Pleasant Valley Road
“The world is governed by chance. Randomness stalks us every day of our lives."
A dog tells me where I cannot go.
There are fences everywhere,
no one else for what seems, miles.
Hummingbirds pillage the groundcover.
Purple Loosestrife gain,
Spring Hoverfly hold
to what breezes they can,
Foxglove, Wild Carrot root
like tossed bridal gowns.
The house to my left
is the house where I lived.
A tricycle disintegrates
where the heat got to it.
A swing emptied over the lawn,
a mother’s voice in the kitchen
a father’s boots
dropped to the floor.
An open window
turns the temperature out.
Beyond the house a field
where my brother
and I hid, a yellow field, moon burned;
where we hunted crickets,
held ice-colored mice, bright as stars.
The rusted barrel where I hid
my brother’s tennis shoes
has a tear where the weather’s been.
A branch on the ground leans toward it.
Nothing is too dark that can’t be lived in.
Ask the Owl, my brother said.
Silence never leaves the throat entirely.
everywhere on the tips of trees,
The barn has a tin roof the rain clawed,
empty of everything but summer moods.
I hear the stream behind our house,
fish withdraw between green-husked stones.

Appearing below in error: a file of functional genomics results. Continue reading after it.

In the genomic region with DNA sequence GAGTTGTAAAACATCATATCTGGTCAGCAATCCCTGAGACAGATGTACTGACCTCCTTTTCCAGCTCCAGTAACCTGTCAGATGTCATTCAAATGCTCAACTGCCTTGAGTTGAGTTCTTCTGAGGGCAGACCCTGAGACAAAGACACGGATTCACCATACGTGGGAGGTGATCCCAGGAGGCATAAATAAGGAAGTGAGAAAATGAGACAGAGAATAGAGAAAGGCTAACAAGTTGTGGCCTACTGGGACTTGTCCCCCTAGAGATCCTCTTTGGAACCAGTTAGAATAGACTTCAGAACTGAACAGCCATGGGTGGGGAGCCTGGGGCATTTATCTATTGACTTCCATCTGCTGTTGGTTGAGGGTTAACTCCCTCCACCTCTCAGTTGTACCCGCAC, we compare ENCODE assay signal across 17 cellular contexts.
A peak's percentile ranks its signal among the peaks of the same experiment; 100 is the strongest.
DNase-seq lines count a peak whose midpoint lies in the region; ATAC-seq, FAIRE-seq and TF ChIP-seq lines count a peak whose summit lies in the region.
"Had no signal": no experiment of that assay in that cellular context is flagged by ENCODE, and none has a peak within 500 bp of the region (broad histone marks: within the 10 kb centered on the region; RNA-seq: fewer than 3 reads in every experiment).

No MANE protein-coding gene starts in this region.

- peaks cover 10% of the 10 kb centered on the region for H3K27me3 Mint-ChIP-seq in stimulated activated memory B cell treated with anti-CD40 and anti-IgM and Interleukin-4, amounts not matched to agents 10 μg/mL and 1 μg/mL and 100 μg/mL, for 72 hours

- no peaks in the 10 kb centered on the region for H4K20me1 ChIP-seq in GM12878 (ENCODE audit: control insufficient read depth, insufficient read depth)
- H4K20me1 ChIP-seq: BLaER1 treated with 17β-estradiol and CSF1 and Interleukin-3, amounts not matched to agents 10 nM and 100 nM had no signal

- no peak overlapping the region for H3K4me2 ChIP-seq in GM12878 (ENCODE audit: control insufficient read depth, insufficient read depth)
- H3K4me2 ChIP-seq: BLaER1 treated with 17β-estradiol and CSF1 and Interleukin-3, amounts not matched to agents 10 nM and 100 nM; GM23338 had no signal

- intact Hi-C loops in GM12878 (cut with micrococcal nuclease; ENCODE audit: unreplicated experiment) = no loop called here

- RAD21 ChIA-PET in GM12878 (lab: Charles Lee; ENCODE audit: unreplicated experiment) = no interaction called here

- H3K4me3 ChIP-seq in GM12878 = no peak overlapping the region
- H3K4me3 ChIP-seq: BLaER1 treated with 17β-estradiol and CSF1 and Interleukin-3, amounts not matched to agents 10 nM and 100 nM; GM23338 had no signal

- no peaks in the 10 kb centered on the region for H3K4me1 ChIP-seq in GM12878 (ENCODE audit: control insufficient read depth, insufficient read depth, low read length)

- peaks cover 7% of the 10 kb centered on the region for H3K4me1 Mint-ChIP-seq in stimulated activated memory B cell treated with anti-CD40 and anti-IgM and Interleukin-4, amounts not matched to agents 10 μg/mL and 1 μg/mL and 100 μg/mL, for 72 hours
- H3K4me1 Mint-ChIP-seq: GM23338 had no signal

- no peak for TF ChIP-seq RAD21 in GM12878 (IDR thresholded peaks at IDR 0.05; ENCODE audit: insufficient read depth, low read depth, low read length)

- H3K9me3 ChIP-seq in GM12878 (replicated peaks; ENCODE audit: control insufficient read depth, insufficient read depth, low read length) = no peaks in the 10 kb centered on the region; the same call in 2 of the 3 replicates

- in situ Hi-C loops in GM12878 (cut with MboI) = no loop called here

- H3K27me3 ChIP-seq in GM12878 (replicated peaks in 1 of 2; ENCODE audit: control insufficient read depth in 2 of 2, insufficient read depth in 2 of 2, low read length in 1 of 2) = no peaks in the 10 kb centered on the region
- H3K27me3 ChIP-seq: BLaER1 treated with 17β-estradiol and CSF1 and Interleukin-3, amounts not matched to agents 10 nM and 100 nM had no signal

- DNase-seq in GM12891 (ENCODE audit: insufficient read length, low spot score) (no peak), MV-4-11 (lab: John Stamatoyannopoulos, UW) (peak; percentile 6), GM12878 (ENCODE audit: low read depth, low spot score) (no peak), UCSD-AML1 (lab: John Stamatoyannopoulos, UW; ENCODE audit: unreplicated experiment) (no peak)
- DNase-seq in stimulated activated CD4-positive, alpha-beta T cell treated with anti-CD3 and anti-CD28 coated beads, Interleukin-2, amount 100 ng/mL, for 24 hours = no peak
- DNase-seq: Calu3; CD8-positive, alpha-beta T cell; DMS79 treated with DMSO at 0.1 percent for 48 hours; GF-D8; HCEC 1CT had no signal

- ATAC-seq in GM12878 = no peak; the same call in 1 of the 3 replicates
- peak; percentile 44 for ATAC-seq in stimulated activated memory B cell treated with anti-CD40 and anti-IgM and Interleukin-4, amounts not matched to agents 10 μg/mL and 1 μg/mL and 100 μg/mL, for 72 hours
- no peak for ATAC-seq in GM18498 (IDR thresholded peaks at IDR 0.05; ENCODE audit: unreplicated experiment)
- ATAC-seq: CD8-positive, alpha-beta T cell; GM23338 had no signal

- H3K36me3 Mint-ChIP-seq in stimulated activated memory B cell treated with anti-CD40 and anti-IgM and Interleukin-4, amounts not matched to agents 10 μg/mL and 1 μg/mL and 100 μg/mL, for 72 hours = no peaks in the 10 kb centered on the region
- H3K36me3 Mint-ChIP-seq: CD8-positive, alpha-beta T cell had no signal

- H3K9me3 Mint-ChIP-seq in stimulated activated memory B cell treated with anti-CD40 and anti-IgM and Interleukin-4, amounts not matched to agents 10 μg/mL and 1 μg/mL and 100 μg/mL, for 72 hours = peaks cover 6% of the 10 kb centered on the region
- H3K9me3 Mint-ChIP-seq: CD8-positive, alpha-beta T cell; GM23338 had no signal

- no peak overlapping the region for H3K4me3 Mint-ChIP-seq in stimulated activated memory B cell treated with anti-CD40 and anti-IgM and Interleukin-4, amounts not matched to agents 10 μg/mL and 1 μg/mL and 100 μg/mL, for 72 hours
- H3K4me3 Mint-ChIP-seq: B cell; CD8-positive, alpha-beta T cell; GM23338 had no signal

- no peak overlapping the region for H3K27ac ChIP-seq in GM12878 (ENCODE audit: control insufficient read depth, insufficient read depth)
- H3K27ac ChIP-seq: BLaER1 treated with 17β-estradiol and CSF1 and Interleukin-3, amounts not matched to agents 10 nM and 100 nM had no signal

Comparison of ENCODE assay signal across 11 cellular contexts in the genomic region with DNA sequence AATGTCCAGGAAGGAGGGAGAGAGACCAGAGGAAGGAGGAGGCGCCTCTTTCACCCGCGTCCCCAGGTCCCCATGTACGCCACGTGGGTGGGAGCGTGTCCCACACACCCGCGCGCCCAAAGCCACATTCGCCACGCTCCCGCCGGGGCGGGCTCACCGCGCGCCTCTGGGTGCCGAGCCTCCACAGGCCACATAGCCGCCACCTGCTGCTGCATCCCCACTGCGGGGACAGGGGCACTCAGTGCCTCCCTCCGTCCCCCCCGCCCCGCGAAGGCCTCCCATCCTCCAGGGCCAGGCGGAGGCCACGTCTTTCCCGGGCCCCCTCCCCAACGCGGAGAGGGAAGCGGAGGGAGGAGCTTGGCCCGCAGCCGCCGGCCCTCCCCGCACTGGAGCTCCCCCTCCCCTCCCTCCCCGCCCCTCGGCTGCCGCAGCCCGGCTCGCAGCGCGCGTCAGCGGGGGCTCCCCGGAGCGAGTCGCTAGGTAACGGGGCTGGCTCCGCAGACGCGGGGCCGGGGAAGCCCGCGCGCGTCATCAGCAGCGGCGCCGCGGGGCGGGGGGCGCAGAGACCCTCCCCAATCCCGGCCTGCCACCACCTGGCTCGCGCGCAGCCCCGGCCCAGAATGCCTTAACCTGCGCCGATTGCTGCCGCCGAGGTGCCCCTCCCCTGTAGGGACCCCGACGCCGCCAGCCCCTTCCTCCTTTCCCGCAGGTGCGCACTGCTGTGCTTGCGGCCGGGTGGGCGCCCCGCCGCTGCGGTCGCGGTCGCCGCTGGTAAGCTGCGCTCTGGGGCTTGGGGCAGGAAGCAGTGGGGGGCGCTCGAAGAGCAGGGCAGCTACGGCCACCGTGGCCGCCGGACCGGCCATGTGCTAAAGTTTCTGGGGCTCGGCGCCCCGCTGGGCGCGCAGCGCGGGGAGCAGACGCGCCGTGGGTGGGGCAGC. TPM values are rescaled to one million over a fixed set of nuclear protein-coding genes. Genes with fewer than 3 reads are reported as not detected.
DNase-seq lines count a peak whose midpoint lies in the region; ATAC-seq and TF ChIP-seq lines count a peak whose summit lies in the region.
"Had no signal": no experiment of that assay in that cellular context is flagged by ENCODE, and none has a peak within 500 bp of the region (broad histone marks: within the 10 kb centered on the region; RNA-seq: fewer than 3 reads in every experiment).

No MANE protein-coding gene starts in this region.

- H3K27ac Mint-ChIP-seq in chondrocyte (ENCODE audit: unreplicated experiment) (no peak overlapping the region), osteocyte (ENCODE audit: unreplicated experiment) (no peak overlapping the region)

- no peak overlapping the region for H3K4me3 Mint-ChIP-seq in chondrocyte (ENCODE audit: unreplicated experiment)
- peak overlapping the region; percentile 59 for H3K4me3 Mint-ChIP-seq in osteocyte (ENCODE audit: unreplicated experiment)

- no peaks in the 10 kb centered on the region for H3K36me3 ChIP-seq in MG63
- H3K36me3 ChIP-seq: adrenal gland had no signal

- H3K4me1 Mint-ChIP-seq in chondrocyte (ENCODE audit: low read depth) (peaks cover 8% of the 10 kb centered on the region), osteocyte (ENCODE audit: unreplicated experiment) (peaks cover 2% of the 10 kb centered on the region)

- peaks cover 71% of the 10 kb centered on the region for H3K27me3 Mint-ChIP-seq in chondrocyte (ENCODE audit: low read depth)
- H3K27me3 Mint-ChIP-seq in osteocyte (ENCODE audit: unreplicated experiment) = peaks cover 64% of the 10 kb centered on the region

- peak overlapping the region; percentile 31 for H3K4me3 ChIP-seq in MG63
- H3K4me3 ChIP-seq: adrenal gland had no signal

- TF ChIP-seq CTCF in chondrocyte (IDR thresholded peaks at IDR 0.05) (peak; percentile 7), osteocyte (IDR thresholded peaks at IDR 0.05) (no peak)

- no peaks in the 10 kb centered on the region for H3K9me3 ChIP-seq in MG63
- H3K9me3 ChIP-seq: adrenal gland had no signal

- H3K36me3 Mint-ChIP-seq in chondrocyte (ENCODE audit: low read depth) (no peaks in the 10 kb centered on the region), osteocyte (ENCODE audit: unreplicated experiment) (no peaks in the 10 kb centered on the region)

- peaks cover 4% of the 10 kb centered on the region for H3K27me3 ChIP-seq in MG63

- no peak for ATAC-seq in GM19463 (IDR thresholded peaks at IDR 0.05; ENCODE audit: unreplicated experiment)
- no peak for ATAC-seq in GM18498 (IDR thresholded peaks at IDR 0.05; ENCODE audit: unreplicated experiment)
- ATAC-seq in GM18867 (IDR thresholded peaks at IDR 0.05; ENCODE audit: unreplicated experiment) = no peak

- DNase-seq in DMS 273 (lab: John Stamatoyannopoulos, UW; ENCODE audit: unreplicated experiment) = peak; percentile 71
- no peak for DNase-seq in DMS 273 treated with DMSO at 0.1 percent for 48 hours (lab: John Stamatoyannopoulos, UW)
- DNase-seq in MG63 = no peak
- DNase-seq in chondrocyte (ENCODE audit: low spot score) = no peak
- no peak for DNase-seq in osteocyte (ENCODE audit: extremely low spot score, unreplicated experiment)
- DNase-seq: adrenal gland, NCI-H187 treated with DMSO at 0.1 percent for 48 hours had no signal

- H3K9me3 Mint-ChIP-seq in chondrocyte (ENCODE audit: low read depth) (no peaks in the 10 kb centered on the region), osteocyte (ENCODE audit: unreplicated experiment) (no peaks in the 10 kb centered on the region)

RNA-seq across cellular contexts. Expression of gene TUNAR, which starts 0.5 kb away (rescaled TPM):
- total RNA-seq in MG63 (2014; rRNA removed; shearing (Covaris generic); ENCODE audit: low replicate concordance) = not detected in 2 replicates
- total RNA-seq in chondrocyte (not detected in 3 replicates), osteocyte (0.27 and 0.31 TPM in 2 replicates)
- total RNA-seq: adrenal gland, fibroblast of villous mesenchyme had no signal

Salmon, trout, drag the water.
The moon relinquishes the past.
Our feet languish at the water’s edge.
The church bell rusts.
Still, it has a lever to be pulled,
sound to open.
The bright ballast of the front yard trees
echo the wind
and the arms that swung from them,
my brother’s laughter as round
as the mouth of a tire stars fill.
Rubbed leaves split underfoot,
trumpet the soil.
Where there were feet,
there’s no more color.
Someone is heard singing
in a kitchen of baked bread.
I remember all the words,
the sky-ward-ness through the curtains,
the faint whistling
drawing circles with its pitch,
what a mother sounds like,
a father, an untethering, a thread,
the muddy constellation of a shoe.
There’s no end to journey.
I mean such things as this:
The way a fish looks up at the sky,
asters of eyes, sweet moss remains.